The sweep took place the same week the Trump administration set a new, historically low cap on refugees, saying 45,000 would be allowed into the country during the 2018 fiscal year. Painting outsiders as dangerous — some Mexicans are "rapists" and "bad hombres" — has been one of the president's refrains. He has sought to ban travel from several Muslim-majority nations, ramped up enforcement actions, and intends, unless Congress acts, to strip deportation protections from certain young people, known as Dreamers, who were brought into the country as children.

The ICE raids did not target people shielded by DACA, the Deferred Action for Childhood Arrivals program.

Philadelphia saw the most arrests even though its undocumented population is much lower than some of the other cities.

For instance, Philadelphia has about 50,000 unauthorized immigrants, while New York has 10 times as many, about 525,000, according to a Pew Research Center analysis. Yet Philadelphia had more than twice the number of arrests, 107 compared with New York's 45.

"I don't think it's a coincidence that Mayor Kenney sues Jeff Sessions last month, and then Philadelphia gets hit," said Peter Pedemonti, director of the New Sanctuary Movement of Philadelphia, a nonprofit that seeks justice for immigrants. "It's retaliatory."

As arrests occurred, about 15 people phoned New Sanctuary to say that a family member had been taken into custody, Pedemonti said. New Sanctuary attempted to locate the accused in the system, so that families would know their whereabouts. It also sought to connect families with lawyers and provide emotional support. The organization plans to hold a prayer vigil outside the ICE office in Center City on Thursday.

Immigrant advocate group Juntos called ICE "a rogue agency" that acted against cities and communities "who refuse to cooperate with a racist, xenophobic and white supremacist administration in violating people's rights."

The Quakers spoke out, calling Operation Safe City "a cynical misnomer."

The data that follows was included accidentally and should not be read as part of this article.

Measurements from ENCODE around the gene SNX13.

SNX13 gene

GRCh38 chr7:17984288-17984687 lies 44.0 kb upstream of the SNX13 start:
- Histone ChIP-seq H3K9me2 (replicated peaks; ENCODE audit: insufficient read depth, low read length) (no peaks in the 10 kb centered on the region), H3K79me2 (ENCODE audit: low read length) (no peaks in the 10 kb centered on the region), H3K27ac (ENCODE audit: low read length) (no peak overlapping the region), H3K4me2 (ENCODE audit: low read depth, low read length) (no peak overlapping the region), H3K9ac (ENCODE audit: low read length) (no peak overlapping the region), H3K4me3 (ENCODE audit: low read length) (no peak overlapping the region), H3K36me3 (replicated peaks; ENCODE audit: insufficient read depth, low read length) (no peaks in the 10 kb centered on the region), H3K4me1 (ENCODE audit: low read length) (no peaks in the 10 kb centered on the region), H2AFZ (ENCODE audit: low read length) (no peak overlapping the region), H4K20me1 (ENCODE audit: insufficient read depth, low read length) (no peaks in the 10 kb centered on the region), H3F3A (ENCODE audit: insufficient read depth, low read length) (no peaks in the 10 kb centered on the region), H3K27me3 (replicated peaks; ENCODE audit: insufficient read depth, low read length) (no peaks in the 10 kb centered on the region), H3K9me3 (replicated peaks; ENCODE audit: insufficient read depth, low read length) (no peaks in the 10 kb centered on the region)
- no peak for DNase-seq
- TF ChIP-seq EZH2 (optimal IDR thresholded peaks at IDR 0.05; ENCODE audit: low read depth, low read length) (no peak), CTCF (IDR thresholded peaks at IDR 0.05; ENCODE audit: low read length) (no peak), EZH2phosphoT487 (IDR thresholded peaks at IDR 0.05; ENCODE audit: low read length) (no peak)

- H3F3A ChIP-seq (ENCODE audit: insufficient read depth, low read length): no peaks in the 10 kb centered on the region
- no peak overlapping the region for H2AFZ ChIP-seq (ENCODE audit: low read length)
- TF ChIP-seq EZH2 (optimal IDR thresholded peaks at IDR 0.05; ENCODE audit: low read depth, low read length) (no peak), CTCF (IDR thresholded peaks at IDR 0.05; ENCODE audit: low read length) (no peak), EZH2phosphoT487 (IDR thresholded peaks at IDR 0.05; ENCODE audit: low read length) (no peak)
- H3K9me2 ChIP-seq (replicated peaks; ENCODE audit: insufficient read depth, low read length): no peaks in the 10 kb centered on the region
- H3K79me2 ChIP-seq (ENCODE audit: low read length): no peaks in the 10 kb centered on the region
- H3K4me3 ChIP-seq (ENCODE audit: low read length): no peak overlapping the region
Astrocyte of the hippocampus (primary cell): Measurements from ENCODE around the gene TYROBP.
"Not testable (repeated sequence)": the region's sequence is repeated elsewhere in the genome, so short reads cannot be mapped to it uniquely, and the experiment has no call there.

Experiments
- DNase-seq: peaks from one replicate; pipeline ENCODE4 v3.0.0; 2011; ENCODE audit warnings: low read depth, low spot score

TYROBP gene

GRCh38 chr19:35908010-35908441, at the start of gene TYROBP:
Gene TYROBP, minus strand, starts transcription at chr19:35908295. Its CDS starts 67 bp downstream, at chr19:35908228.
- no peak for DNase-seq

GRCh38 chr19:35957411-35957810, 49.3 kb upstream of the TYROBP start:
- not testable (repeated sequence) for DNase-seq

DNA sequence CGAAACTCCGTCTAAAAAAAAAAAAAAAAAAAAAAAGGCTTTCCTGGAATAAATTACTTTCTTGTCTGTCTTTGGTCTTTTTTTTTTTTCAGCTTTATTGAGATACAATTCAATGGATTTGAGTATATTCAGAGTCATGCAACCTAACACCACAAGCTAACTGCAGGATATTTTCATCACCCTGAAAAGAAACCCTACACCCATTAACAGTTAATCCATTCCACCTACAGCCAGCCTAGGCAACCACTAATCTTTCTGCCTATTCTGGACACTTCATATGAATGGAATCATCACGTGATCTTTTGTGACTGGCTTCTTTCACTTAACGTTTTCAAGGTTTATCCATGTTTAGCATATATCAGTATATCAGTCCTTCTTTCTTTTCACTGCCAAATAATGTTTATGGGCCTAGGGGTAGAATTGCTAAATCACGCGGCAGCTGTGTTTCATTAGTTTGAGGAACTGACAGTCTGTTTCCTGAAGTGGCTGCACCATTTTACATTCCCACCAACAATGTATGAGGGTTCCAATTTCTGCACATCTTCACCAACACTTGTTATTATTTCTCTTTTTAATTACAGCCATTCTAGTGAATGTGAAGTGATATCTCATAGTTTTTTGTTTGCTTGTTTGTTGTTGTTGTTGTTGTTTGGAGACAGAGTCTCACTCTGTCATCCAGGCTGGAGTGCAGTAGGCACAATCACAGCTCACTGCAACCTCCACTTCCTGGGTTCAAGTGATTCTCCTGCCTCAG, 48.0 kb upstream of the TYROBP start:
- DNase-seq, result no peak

Sen. Pat Toomey (R., Pa.) reiterated his desire to end sanctuary city policies. "It is past time for Congress to act to end unsafe sanctuary city practices that make it harder to stop illegal immigration and keep dangerous criminals off the streets," he said Friday.

ICE said it arrested 498 people from 42 countries who were living in places from coast to coast. Arrests were made in Baltimore, 28; Cook County, Ill., 30; Denver, 63; Los Angeles, 101; Portland, Ore., 33; Santa Clara County, Calif., 27; Washington, D.C., 14; and Massachusetts, 50.

Agency spokespeople did not respond to a request to release the names of those arrested in Philadelphia and the charges against them.

One of those arrested in the city, ICE said in a statement, was a citizen of the Dominican Republic who had previous firearms convictions. He had been released from local custody, the agency said.

The people taken by ICE had 317 criminal convictions, and roughly one in five had been previously deported, ICE said. Those arrested had 86 convictions for driving under the influence.

Some of those arrested will face federal criminal prosecution for illegal entry and illegal reentry after removal.  Those not being prosecuted will undergo administrative processing for removal.  Those with pending orders of removal, or who returned to the U.S. after being removed, may be deported immediately.